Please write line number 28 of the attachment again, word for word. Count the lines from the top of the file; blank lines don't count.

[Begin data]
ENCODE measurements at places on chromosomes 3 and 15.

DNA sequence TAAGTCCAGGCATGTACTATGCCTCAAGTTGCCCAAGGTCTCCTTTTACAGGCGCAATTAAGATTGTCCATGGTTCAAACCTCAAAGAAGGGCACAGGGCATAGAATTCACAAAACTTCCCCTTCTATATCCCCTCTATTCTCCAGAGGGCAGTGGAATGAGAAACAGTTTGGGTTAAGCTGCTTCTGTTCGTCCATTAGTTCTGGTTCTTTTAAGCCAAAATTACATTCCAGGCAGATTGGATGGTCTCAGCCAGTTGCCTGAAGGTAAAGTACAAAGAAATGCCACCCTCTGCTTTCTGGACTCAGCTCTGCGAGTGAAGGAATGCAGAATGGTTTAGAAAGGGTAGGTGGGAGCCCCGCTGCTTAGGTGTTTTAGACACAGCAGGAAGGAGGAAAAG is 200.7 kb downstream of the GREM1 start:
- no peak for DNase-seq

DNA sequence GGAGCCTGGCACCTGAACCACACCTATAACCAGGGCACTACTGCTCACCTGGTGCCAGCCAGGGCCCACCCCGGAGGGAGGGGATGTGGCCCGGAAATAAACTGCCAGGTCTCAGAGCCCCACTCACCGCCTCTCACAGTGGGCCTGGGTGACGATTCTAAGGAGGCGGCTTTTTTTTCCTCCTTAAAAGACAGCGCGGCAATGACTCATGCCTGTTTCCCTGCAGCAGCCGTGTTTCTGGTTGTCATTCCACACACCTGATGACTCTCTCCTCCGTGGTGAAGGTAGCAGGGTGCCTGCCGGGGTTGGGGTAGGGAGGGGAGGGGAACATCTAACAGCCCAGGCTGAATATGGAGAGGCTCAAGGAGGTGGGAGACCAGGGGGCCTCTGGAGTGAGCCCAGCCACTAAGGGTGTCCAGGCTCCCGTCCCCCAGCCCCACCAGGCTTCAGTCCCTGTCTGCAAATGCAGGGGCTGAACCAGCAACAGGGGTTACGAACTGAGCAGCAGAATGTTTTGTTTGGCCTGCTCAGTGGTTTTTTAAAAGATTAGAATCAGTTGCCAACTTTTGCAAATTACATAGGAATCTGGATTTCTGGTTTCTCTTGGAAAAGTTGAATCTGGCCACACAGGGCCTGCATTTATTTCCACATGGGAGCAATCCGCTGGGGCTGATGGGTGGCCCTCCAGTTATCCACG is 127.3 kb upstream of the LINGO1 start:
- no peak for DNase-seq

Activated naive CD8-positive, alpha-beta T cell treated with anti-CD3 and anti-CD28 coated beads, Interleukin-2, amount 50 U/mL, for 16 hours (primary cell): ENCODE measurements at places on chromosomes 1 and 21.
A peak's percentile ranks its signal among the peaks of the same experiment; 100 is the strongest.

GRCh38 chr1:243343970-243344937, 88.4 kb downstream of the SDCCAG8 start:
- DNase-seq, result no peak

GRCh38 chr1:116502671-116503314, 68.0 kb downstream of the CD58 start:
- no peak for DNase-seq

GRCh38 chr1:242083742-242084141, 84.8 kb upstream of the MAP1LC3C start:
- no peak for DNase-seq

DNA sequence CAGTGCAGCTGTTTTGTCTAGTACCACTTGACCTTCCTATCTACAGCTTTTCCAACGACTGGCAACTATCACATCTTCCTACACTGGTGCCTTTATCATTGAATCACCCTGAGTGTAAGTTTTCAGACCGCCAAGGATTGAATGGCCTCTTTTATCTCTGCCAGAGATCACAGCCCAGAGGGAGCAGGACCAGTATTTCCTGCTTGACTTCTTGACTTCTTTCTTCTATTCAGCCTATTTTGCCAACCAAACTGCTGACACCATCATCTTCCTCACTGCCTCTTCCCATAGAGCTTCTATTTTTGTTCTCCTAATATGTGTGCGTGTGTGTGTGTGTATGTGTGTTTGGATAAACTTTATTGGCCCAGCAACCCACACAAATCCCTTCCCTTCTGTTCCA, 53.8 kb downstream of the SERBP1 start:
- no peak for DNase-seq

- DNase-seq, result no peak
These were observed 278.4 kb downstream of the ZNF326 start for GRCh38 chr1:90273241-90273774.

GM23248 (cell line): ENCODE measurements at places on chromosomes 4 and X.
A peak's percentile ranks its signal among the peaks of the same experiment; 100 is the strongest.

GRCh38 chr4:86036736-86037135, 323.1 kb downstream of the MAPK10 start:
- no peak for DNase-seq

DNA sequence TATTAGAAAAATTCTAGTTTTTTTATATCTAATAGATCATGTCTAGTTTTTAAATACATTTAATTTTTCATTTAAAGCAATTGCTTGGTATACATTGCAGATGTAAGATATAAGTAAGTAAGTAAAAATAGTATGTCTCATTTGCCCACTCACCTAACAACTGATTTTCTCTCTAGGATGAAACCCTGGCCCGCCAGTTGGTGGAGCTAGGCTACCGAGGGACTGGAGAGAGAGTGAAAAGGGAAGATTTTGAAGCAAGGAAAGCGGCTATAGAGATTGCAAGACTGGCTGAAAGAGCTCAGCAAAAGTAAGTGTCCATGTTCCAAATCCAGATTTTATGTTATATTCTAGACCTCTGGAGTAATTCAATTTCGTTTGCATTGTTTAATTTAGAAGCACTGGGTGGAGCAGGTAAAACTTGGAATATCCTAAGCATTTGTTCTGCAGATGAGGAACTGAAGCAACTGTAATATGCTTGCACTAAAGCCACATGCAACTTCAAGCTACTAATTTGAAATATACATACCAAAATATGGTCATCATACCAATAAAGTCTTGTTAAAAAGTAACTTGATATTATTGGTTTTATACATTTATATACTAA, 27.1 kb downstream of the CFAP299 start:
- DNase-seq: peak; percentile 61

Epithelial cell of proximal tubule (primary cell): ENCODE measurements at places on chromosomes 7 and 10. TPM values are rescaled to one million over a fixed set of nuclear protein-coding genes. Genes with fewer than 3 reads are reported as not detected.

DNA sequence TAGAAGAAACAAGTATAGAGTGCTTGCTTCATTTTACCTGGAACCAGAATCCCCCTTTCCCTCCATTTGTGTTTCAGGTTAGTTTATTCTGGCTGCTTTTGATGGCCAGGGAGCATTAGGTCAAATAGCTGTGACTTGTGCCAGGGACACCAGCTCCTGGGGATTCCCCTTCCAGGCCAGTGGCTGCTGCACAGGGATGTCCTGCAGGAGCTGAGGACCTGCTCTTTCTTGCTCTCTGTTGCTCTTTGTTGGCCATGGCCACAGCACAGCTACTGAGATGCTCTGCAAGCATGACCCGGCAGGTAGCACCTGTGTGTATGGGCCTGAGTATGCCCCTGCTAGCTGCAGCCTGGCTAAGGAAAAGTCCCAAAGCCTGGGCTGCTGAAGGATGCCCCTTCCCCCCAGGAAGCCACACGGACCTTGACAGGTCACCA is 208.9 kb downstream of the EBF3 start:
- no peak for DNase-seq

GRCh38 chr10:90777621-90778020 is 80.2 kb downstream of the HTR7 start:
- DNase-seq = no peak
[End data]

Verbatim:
- DNase-seq = no peak